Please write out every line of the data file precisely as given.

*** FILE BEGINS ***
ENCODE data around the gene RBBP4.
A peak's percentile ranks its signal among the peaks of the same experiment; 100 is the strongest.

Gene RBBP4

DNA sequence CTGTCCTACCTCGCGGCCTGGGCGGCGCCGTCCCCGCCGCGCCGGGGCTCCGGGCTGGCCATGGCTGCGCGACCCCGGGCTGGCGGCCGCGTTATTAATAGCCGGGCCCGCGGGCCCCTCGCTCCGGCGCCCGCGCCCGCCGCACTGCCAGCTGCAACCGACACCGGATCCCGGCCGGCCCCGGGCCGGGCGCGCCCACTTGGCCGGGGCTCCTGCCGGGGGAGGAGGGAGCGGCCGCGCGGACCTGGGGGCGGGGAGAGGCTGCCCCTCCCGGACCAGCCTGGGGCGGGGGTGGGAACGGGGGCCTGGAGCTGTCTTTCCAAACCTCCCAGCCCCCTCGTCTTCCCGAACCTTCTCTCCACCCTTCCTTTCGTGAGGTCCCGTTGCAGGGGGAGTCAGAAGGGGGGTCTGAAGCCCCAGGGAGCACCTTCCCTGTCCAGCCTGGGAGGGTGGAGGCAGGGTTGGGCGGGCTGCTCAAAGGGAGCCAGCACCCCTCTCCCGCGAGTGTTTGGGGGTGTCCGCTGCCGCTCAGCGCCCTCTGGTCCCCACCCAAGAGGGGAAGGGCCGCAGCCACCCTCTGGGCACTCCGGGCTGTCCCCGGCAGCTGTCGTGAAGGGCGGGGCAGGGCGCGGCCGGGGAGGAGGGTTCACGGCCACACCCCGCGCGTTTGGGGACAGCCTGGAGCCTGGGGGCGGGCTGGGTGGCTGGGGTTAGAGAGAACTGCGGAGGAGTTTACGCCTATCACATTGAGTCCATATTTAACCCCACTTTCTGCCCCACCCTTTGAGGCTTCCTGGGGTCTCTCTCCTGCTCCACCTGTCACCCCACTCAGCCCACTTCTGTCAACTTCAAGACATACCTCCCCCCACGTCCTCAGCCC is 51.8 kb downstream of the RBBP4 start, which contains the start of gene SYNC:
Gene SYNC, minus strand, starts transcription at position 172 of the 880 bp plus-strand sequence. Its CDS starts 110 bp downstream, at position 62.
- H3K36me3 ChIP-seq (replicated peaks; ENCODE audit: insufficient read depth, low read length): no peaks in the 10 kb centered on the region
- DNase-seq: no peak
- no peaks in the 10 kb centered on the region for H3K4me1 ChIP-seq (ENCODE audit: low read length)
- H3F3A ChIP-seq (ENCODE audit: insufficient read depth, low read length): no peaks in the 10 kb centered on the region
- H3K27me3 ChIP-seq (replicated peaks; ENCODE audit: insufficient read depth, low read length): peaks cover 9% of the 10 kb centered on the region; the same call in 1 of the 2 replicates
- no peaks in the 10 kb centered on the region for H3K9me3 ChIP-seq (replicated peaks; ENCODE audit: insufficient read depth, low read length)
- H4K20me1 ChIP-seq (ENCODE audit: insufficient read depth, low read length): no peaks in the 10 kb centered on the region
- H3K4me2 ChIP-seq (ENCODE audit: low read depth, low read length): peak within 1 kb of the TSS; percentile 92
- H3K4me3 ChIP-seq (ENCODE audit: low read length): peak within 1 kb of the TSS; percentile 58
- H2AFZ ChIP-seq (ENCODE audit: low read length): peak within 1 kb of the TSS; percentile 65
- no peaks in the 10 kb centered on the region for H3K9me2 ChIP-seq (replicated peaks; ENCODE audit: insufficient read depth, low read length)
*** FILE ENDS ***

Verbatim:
ENCODE data around the gene RBBP4.
A peak's percentile ranks its signal among the peaks of the same experiment; 100 is the strongest.

Gene RBBP4

DNA sequence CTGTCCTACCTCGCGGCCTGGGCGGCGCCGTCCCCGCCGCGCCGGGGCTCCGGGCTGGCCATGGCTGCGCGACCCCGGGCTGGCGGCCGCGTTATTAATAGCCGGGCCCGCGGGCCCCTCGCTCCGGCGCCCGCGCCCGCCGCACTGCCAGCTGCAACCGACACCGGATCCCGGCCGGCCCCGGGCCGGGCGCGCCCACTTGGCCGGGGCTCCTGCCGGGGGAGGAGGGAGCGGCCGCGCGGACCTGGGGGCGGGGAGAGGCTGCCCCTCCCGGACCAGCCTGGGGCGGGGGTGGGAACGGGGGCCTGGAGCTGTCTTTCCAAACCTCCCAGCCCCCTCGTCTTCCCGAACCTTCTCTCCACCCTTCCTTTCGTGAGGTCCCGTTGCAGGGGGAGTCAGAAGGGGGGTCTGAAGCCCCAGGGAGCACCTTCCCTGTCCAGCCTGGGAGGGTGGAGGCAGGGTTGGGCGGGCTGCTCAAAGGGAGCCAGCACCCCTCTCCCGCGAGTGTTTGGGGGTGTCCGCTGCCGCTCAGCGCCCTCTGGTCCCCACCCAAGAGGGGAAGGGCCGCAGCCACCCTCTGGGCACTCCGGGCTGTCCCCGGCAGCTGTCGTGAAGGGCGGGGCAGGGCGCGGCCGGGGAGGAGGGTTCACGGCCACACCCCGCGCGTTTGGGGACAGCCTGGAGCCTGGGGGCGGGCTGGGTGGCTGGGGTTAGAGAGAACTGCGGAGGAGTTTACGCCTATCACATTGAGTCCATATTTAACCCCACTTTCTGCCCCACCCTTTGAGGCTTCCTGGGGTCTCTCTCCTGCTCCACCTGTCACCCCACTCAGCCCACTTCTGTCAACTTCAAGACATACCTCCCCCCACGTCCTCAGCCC is 51.8 kb downstream of the RBBP4 start, which contains the start of gene SYNC:
Gene SYNC, minus strand, starts transcription at position 172 of the 880 bp plus-strand sequence. Its CDS starts 110 bp downstream, at position 62.
- H3K36me3 ChIP-seq (replicated peaks; ENCODE audit: insufficient read depth, low read length): no peaks in the 10 kb centered on the region
- DNase-seq: no peak
- no peaks in the 10 kb centered on the region for H3K4me1 ChIP-seq (ENCODE audit: low read length)
- H3F3A ChIP-seq (ENCODE audit: insufficient read depth, low read length): no peaks in the 10 kb centered on the region
- H3K27me3 ChIP-seq (replicated peaks; ENCODE audit: insufficient read depth, low read length): peaks cover 9% of the 10 kb centered on the region; the same call in 1 of the 2 replicates
- no peaks in the 10 kb centered on the region for H3K9me3 ChIP-seq (replicated peaks; ENCODE audit: insufficient read depth, low read length)
- H4K20me1 ChIP-seq (ENCODE audit: insufficient read depth, low read length): no peaks in the 10 kb centered on the region
- H3K4me2 ChIP-seq (ENCODE audit: low read depth, low read length): peak within 1 kb of the TSS; percentile 92
- H3K4me3 ChIP-seq (ENCODE audit: low read length): peak within 1 kb of the TSS; percentile 58
- H2AFZ ChIP-seq (ENCODE audit: low read length): peak within 1 kb of the TSS; percentile 65
- no peaks in the 10 kb centered on the region for H3K9me2 ChIP-seq (replicated peaks; ENCODE audit: insufficient read depth, low read length)